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The Connell Guide to
Jane Austen's Mansfield Park

Few novels have divided readers more, or been more misunderstood, than Mansfield Park. Its lonely heroine, Fanny Price, has been traduced as “a human sea anemone”, “a frozen block of timidity” and “a dreary, debilitated, priggish goody-goody”. Yet discerning contemporary critics see Fanny as no mere picture of goodness but as a passionate figure, conflicted by desire, while the novel in which she features is now much more widely, seen as perhaps the most ironic of Austen’s works – and one which, far from being a straightforward defence of the conservative way of life, questions the whole patriarchal basis of the society in which Fanny lives.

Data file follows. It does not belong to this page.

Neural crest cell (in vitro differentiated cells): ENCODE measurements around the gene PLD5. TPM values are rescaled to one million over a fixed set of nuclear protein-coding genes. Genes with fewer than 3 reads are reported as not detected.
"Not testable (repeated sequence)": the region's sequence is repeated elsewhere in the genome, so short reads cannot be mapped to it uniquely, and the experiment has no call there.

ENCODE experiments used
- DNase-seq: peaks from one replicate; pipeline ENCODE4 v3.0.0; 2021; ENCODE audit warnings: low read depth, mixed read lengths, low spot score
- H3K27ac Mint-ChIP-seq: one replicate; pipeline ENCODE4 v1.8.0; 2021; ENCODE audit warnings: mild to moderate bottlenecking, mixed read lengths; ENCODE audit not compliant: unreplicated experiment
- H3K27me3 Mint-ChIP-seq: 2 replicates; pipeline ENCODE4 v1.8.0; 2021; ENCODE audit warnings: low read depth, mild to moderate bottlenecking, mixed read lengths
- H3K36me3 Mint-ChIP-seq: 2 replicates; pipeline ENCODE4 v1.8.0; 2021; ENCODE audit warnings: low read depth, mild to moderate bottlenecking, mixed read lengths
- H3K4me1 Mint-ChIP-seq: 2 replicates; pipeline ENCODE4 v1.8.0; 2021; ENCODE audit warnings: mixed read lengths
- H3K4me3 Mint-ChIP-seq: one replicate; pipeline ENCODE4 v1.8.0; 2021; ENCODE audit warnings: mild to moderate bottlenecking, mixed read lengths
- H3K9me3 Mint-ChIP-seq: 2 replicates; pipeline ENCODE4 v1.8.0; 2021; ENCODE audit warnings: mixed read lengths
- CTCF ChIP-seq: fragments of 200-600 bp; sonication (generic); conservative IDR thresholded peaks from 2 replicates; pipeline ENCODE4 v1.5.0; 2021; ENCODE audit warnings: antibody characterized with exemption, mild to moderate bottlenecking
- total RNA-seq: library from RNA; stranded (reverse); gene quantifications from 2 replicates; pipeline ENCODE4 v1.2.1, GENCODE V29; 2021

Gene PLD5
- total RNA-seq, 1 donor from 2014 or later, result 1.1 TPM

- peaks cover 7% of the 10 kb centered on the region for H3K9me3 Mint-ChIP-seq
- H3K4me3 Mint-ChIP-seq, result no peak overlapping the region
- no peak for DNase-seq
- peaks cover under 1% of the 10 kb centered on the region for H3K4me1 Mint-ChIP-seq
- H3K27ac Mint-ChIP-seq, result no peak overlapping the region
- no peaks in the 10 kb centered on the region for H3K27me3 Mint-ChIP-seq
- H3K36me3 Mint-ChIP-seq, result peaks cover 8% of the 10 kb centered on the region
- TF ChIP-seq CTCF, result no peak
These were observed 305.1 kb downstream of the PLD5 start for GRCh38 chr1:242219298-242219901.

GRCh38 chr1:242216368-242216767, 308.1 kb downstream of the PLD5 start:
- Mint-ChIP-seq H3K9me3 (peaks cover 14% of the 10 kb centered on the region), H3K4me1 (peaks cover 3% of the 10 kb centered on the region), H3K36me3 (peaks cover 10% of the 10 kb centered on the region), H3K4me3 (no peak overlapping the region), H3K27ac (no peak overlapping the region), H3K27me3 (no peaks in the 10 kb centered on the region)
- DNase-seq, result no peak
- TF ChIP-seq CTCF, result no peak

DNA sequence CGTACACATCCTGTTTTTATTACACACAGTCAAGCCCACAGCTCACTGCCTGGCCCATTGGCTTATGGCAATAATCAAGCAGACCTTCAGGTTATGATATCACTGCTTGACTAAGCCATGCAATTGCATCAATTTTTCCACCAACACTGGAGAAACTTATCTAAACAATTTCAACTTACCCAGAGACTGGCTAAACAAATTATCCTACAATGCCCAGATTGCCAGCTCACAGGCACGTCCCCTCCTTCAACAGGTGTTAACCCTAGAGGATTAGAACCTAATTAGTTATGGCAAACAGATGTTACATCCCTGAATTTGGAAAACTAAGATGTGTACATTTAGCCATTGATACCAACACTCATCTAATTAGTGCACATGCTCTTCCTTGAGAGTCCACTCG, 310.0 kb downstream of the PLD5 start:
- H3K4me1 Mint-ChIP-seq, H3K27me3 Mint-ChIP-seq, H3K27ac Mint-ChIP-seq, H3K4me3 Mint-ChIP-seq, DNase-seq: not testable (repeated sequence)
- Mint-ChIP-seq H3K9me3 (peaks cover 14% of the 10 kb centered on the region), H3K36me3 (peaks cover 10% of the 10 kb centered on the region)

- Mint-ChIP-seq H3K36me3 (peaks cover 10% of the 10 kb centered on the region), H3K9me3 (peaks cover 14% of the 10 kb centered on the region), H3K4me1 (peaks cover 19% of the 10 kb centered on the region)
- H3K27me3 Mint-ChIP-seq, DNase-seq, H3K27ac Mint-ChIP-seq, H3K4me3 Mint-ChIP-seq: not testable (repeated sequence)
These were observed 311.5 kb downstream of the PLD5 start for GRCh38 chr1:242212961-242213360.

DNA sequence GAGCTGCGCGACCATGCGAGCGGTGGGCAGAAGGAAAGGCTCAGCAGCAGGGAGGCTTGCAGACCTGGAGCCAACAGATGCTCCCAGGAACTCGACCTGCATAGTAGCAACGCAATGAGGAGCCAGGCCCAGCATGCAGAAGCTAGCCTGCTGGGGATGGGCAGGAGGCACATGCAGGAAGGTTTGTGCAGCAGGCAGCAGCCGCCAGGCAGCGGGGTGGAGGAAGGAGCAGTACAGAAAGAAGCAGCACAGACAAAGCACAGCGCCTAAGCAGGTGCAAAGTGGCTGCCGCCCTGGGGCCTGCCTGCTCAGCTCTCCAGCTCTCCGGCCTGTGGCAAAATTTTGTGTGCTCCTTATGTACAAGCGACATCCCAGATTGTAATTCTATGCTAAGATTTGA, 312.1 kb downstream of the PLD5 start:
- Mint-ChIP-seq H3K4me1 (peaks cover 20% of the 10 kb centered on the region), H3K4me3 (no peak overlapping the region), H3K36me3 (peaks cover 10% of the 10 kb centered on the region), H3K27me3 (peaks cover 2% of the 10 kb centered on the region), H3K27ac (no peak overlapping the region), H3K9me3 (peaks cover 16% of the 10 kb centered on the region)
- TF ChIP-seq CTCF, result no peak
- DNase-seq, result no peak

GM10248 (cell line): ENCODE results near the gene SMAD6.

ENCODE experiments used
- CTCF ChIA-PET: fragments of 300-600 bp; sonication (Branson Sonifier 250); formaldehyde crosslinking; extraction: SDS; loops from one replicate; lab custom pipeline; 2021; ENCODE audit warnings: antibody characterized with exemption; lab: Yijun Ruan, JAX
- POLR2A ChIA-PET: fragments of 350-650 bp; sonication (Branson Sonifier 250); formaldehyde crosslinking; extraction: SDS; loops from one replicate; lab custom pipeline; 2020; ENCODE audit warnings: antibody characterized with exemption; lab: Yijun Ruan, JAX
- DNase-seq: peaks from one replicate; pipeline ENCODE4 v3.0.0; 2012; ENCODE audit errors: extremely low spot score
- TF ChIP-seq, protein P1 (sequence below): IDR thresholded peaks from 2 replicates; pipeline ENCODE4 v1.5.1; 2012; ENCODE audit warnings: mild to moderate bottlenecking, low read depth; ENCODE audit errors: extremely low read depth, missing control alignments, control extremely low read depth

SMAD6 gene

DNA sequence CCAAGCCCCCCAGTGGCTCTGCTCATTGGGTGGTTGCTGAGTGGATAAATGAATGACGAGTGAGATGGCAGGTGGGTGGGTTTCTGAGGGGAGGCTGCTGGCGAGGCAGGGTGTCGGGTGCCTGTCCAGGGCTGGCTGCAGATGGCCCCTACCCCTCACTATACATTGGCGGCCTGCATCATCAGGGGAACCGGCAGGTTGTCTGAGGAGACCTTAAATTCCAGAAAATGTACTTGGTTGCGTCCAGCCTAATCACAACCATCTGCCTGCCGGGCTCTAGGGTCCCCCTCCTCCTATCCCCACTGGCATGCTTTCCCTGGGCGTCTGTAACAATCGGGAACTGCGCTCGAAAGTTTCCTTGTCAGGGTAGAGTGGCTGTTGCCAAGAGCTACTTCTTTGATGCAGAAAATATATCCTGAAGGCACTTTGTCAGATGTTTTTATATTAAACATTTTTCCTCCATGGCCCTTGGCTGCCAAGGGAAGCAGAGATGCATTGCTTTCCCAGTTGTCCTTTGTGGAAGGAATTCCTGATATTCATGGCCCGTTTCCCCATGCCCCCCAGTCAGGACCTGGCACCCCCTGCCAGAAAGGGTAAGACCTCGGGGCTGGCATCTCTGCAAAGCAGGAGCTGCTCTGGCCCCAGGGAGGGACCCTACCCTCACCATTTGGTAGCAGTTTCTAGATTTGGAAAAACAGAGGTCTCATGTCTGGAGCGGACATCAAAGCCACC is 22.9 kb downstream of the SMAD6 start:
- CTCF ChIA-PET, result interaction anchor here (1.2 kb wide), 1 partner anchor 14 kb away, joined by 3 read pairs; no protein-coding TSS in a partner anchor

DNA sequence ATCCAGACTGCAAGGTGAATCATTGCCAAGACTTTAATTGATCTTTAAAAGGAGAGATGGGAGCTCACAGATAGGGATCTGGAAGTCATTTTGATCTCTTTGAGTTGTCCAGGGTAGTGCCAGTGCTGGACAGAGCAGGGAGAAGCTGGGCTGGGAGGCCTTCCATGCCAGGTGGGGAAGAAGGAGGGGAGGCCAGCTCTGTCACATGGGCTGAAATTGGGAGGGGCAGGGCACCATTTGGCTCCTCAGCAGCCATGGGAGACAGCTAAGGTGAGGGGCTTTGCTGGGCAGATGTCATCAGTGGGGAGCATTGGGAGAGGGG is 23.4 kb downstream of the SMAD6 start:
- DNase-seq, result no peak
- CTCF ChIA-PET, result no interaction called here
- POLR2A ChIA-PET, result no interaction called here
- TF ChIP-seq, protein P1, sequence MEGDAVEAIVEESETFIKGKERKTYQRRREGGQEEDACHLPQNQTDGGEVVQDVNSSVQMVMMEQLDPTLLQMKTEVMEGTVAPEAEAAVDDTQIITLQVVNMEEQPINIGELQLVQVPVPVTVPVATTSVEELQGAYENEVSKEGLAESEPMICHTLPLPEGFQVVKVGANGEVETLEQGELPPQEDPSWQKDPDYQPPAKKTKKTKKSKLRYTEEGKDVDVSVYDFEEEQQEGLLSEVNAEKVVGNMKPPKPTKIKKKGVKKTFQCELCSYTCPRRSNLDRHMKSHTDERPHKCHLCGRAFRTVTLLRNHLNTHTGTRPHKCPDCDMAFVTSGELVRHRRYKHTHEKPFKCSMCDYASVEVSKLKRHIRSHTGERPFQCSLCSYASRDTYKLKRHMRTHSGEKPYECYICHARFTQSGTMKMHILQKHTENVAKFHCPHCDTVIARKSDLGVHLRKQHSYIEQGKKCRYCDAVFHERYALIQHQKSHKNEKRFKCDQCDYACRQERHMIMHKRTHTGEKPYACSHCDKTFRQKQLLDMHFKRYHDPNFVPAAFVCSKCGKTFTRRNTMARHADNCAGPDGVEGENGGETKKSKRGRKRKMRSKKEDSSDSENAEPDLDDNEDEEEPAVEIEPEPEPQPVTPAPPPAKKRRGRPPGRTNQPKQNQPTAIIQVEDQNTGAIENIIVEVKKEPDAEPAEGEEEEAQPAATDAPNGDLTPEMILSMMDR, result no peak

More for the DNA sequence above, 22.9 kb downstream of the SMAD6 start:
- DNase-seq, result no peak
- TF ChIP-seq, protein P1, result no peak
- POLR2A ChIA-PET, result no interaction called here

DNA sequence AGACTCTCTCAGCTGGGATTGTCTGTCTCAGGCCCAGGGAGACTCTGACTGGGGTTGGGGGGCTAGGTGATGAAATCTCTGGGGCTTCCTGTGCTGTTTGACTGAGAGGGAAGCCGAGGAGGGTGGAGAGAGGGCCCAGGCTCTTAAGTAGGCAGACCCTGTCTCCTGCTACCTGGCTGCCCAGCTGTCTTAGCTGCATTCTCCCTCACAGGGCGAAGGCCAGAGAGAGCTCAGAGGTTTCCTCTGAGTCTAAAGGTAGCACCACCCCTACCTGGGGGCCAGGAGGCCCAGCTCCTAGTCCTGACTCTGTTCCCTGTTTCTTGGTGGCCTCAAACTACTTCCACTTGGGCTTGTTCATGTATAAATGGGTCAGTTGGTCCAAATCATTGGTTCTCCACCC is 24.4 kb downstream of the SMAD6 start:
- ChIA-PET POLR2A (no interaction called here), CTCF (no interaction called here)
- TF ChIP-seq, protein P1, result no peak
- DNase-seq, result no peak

• What is Mansfield Park about?
  • Why does Fanny behave as she does?
  • How much should we like theCrawfords?
  • What is the significance of the trip to Sotherton?
  • Why do the theatricals matter?
  • Is Fanny right to resist Henry Crawford?
  • How sympathetic a figure is Sir Thomas Bertram?
  • Why is Mrs Norris so unpleasant?
  • What effect does Portsmouth have onFanny?
  • How important are objects in Mansfield Park? 
  • How deluded is Fanny?
Free indirect speech

Ten facts about Mansfield Park

Country house literature


A short chronology